Imagine resting your head after a long day of meetings on a
1,000-thread-count cotton pillowcase while watching your
favorite movie on a 42-inch LCD TV fitted with a Bose audio
system, or just enjoying the view of Japans Imperial
Palace Gardens with Mount Fuji in the distance. Guests willing
to pay top dollar about $19,590, plus service and tax,
per night can do just that in the 2,896-square-foot
Presidential Suite at the Shangri-La Hotel, Tokyo.
Such comforts help the Shangri-La win the top spot in the
Worlds Best Hotels, Institutional
Investors annual ranking of the top 100 hotels on
the planet. The establishments luxurious suites and prime
setting are noteworthy, but they are far from unique in an
industry that keeps raising the bar.
Ritzy rooms and restaurants used to be enough to lure guests
to the worlds leading hotels. Today, however, the
überwealthy are demanding unique travel experiences,
personalized attention and out-of-this-world accommodations.
And they are willing to pay just about anything for them.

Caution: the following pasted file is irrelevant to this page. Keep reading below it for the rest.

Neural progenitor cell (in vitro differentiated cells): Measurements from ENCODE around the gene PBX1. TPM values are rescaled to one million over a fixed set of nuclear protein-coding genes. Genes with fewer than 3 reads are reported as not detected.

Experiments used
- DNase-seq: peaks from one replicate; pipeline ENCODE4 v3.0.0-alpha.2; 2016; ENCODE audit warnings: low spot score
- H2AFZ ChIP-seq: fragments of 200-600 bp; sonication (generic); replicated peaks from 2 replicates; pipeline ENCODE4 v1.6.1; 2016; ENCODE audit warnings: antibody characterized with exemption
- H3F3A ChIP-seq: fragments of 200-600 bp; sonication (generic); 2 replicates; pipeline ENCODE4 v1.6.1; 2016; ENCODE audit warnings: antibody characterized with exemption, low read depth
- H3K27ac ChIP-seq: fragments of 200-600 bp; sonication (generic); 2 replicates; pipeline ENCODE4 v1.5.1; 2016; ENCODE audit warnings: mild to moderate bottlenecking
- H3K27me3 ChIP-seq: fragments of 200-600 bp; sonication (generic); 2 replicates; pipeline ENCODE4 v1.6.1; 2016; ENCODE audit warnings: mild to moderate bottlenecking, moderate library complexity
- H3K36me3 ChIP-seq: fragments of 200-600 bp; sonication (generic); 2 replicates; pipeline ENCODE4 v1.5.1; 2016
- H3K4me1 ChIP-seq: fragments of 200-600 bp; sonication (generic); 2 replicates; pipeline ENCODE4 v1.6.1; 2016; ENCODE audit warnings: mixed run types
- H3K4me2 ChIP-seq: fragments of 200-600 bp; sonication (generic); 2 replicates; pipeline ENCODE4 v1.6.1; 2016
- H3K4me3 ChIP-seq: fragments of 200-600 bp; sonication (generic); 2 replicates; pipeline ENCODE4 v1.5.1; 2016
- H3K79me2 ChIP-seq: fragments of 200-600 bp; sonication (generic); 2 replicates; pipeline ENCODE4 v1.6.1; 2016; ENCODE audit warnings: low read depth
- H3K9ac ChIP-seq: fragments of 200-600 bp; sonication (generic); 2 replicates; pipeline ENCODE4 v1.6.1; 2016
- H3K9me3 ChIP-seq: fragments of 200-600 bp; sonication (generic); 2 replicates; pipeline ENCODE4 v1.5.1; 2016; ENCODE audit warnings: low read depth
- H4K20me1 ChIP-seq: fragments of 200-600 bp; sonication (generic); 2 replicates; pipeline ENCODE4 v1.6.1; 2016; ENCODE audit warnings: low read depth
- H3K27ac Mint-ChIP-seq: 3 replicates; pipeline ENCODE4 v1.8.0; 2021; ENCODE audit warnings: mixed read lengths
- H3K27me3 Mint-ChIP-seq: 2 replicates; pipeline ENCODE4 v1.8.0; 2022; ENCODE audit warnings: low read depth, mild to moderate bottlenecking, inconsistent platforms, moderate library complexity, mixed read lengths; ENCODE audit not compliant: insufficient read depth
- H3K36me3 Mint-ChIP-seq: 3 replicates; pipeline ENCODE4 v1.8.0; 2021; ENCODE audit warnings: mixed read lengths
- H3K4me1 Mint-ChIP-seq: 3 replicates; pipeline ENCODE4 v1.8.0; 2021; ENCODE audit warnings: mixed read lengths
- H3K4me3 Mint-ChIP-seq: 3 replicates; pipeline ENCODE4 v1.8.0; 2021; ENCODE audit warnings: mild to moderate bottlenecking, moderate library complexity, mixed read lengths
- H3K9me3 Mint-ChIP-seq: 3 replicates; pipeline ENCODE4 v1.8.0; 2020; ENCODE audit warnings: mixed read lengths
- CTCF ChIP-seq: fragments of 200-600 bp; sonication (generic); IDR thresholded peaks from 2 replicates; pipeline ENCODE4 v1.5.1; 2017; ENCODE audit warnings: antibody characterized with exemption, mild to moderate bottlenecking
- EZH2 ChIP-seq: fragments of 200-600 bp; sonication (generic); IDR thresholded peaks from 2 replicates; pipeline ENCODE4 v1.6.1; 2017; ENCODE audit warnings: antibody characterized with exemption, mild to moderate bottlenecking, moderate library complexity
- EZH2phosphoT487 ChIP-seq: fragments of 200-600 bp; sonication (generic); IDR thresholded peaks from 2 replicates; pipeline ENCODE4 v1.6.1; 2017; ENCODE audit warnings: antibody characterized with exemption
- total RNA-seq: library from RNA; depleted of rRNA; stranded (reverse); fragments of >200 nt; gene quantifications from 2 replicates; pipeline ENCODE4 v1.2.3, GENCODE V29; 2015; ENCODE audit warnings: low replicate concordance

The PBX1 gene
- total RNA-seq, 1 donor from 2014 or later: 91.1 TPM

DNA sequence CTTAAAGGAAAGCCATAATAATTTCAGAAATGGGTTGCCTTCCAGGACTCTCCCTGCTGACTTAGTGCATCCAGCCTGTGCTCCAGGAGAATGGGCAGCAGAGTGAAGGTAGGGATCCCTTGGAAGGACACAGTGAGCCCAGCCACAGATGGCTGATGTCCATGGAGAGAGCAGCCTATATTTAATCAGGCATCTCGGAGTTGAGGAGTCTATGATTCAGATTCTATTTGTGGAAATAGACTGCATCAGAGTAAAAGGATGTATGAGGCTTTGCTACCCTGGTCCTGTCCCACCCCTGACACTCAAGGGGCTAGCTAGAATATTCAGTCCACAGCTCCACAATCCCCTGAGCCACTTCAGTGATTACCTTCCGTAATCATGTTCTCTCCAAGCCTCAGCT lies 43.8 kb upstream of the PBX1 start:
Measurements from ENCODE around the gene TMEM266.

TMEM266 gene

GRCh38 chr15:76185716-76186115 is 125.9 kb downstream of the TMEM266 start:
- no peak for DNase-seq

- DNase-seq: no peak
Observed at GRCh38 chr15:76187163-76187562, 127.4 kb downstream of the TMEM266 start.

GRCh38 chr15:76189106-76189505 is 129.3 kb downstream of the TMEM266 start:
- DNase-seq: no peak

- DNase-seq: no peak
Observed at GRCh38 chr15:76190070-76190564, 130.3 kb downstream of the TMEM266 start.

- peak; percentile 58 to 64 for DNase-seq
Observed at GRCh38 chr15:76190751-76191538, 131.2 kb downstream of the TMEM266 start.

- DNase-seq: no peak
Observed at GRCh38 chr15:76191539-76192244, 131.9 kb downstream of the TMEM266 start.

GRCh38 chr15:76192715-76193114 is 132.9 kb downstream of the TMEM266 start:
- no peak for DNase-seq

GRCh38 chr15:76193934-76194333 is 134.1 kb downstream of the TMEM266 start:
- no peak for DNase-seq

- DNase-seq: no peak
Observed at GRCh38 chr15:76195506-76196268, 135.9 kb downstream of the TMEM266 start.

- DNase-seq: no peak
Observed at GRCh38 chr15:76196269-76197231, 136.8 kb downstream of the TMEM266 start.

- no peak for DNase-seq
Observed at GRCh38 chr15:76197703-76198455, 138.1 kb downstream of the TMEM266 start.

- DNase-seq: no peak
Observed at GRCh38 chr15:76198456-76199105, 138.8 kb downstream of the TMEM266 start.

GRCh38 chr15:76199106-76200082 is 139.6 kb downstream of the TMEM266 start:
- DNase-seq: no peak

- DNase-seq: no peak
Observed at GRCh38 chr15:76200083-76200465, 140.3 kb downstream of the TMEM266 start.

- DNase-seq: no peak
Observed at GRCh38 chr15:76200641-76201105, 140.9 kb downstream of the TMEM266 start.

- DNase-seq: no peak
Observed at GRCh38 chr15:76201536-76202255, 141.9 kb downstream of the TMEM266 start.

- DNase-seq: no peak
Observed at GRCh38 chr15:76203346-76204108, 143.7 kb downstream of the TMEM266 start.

Affluent business and leisure travelers are driving the
recovery of the hotel industry, says Scott Berman, U.S.
hospitality and leisure practice leader at
PricewaterhouseCoopers in Miami. Growing demand for
high-quality accommodations has driven a rise of 5 to 10
percent in U.S. room rates in the past year, he adds.
Corporate groups, who left top hotels for dead in
2009, have returned, Berman says. Now they like to
show off and hold events in luxury properties, many of which
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To keep up with the superrich Joneses, luxury hotels and
resorts have to provide guests with enduring memories,
preferably the kind that can easily be shared on social media.
Whether guests are traveling for business or pleasure, they are
posting pictures and stories for friends, family, colleagues
and the general public, says Edwina Kluender, director of
communications at the Mandarin Oriental, San Francisco, which
ranks No. 11.